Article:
foone @Foone General hardware / software necromancer. Collector of Weird Stuff. Patreon: Nov. 24, 2018 4 min read

The special effects for the computer-display in the glider from John Carpenter's Escape From New York (1981) are really neat.
They're a neat wireframe display of the city, presumably from some kind of radar.

The neatest part? They're not computer generated.
Well, they're partially generated. The overlaid text is, yes, but the actual wireframe? it's a physical model!

They made them by making a model of the city painted fully black, then put UV-florescent tape along the edges of the buildings.
Lit with a blacklight, you can only see the tape, not the matte-black blocks representing buildings.

It's amusing given that computer effects were often done because practical effects would be too expensive, this is a case of the opposite: it's 1981, computer graphics would have been more expensive, but they wanted this to look like computer graphics...

So they faked computer graphics with practical effects.

You can get a hint of it being a real model in this clip. Watch the right view, and notice how there are shadows and the light moving.
Computer generated wireframes would have neither

I've not seen any discussion of it elsewhere, but I think there's more going on here than is usually explained. See, I think this is the last of the practical-standing-in-for-computer shots.

Cause this is the next one, and I think they switched to actual computer graphics for this one.
Notice the shapes on the right? they're hollow, rather than hidden-line like you'd have with real models.
The lines are also thinner.

Then one more shot of computer graphics.
Notice how the vertical line on the left moves at the end? that's supposed to be the side of the screen, whoops... I think they're moving/zooming a camera pointing at a screen

This does make sense. There's earlier computer graphics in the film.
So I think maybe they did final wireframe scene as a computer-generated test, then switched to the practical version when they realized it would be too complex/expensive to do the whole sequence that way.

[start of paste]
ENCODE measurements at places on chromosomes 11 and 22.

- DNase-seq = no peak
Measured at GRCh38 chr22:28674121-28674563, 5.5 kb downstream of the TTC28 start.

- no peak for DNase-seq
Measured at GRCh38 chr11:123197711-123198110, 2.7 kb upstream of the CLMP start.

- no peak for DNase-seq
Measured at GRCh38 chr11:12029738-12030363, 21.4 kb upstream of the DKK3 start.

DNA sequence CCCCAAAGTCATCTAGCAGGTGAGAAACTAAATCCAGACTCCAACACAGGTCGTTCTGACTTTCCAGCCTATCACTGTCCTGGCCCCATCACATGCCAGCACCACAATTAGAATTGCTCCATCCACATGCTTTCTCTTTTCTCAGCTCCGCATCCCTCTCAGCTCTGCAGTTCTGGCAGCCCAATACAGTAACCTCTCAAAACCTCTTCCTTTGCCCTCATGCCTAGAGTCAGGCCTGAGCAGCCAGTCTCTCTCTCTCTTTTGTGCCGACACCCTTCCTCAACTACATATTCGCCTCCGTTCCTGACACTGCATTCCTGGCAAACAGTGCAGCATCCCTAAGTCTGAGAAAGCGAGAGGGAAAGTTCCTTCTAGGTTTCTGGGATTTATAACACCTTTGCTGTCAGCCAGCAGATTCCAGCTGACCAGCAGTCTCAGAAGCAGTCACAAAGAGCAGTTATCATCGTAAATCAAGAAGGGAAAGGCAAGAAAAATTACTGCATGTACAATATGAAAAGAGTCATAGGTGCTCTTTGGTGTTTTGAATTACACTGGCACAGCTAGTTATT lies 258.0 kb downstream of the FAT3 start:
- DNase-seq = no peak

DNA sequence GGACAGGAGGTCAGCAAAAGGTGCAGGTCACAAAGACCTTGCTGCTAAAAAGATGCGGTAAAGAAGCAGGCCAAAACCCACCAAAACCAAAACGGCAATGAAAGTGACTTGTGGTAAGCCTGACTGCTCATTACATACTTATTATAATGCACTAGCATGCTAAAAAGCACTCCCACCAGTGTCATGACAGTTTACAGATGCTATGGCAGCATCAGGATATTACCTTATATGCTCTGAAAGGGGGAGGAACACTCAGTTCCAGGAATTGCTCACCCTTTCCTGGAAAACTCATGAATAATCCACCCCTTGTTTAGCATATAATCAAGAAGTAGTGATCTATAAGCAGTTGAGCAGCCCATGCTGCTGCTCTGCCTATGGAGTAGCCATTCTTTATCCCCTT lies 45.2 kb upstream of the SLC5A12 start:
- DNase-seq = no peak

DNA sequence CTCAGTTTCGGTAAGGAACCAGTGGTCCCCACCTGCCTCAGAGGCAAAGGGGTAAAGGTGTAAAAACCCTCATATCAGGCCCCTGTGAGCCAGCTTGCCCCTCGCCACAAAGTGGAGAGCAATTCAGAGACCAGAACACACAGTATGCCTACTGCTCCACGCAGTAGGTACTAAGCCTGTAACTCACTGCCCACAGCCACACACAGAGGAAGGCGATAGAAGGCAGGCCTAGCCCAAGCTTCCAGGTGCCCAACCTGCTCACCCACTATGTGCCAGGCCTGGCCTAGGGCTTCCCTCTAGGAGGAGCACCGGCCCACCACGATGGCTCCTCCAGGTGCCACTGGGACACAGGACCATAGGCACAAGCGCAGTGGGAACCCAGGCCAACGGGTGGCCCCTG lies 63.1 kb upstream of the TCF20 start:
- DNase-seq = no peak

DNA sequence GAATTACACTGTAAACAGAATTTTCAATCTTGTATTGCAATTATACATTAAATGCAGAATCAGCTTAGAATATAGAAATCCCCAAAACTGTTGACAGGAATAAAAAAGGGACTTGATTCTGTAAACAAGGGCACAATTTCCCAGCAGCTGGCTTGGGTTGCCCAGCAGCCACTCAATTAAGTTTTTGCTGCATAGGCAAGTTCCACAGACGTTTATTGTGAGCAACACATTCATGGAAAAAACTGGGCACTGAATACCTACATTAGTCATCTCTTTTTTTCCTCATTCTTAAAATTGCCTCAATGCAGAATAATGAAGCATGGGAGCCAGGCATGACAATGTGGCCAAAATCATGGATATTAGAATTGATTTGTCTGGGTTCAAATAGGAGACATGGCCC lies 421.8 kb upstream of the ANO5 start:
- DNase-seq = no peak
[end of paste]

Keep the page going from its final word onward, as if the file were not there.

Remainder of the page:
But at the same time, it's done, so why not put it in the film anyway?

Here's a picture of what the model looked like when lit normally.


Here's another picture of it, showing the scale: 

BTW, the special effects wizard who did this was John C. Wash, who did another computer-generated animation in a film that you definitely saw.
This one!

BTW, did you ever notice that that animation has the "dish" of the death star placed on the equator, which isn't where it is on the actual model?

This is because the animator was going off this concept art by Ralph McQuarrie, which was an earlier design.
By the time it'd been changed, there was no time left to re-render the animation. So it's wrong in the final film (even the remastered versions!)

re-rendering was expensive back in the 80s. Computers were slow.
Like, there was a problem discovered when rendering this complex computer-generated shot from Star Trek II: The Wrath of Khan (1982).
But you probably can't see it at this resolution...

It's in this section. The effect of the mountains rising up had a minor issue: they couldn't really preview the effect until they'd rendered it, and rendering it took a very long time.

And right around when they'd rendered up to this point, they realized that the camera was going to hit the mountain ahead.
Whoops! But changing the layout would mean they'd have to re-render HUNDREDS of frames! that would take forever.


They applied a manual override to the generated mountains and just sort of magic a valley into existence over the course of two frames, and the camera magically flies right through it.

There's also a part of the screen that doesn't change between two frames.
I think this is because we're seeing through the scenery and seeing the underside of later mountains?

BTW, I forgot to mention the other Star Wars connection:
The company hired to do this ground-breaking computer animation?
George Lucas's Industrial Light and Magic!

Speaking of which, did you ever wonder how they make the Star Wars titles?
They're simple to generate them on a computer, of course, but this had to be done in 1977 or earlier. Computing power was at a premium.

The answer is remarkably simple, and shows how much they had to work to do even the simplest effects back in those days...
They painted them onto glass, then had a motorized camera move down them!


And bringing it back to John Carpenter and titles...
The Thing (1982) has a really neat looking title! It's not computer-generated, of course.... It's actually really simple.

the first part is a piece of glass with "THE THING" painted on it, in reverse, so only the letters are transparent.
Then there's a black plastic garbage bag, which is being set on fire so it melts slowly from the bottom up, revealing the light behind it

The final step is how it's made to cast rays, and glow.
In front of the piece of glass & garbage bag, there's a fishtank full of smoke.

It's a very neat, unique, and simple effect that you can totally see once you know how it's done.
It's really just a piece of thin plastic burning up!
But shot right, with the transparency in front of it, and the smoke? It looks AWESOME.

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